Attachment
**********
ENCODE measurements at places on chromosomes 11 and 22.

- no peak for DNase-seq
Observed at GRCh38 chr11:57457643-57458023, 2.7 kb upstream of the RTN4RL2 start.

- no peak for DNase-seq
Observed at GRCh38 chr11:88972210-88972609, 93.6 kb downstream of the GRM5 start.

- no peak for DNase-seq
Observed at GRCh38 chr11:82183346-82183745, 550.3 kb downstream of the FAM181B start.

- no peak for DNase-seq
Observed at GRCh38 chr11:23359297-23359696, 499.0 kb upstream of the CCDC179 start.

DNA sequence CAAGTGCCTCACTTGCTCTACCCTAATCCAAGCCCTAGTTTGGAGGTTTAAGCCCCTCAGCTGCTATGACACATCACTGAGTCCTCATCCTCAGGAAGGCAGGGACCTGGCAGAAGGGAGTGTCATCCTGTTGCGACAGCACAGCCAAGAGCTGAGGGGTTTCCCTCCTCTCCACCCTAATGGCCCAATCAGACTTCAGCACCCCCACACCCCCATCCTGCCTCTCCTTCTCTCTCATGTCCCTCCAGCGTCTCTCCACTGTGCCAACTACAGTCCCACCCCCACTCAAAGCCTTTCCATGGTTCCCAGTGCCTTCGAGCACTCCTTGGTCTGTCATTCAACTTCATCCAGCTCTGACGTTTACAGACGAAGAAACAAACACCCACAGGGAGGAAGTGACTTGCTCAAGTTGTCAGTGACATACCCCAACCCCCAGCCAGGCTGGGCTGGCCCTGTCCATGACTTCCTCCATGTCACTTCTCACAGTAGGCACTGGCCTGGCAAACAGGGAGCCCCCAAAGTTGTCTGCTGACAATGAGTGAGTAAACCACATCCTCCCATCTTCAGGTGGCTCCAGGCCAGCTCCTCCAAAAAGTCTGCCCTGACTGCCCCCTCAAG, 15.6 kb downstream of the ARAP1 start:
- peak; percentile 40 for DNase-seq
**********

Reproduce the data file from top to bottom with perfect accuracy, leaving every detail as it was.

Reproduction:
ENCODE measurements at places on chromosomes 11 and 22.

- no peak for DNase-seq
Observed at GRCh38 chr11:57457643-57458023, 2.7 kb upstream of the RTN4RL2 start.

- no peak for DNase-seq
Observed at GRCh38 chr11:88972210-88972609, 93.6 kb downstream of the GRM5 start.

- no peak for DNase-seq
Observed at GRCh38 chr11:82183346-82183745, 550.3 kb downstream of the FAM181B start.

- no peak for DNase-seq
Observed at GRCh38 chr11:23359297-23359696, 499.0 kb upstream of the CCDC179 start.

DNA sequence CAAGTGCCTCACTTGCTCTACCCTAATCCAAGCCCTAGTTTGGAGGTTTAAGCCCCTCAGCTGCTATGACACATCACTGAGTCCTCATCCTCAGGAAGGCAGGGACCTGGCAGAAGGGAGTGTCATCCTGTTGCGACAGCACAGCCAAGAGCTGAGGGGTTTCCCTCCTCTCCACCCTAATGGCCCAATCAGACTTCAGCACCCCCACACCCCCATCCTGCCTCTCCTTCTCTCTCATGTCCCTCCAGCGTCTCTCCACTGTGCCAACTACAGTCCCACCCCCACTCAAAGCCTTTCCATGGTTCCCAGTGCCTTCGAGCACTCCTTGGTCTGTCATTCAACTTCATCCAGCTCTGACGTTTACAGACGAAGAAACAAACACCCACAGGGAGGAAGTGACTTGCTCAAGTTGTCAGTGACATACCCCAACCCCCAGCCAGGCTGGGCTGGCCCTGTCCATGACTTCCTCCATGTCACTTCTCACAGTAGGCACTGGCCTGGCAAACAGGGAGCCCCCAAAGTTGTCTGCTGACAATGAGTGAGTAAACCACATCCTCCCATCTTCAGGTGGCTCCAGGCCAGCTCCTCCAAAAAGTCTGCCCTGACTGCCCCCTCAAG, 15.6 kb downstream of the ARAP1 start:
- peak; percentile 40 for DNase-seq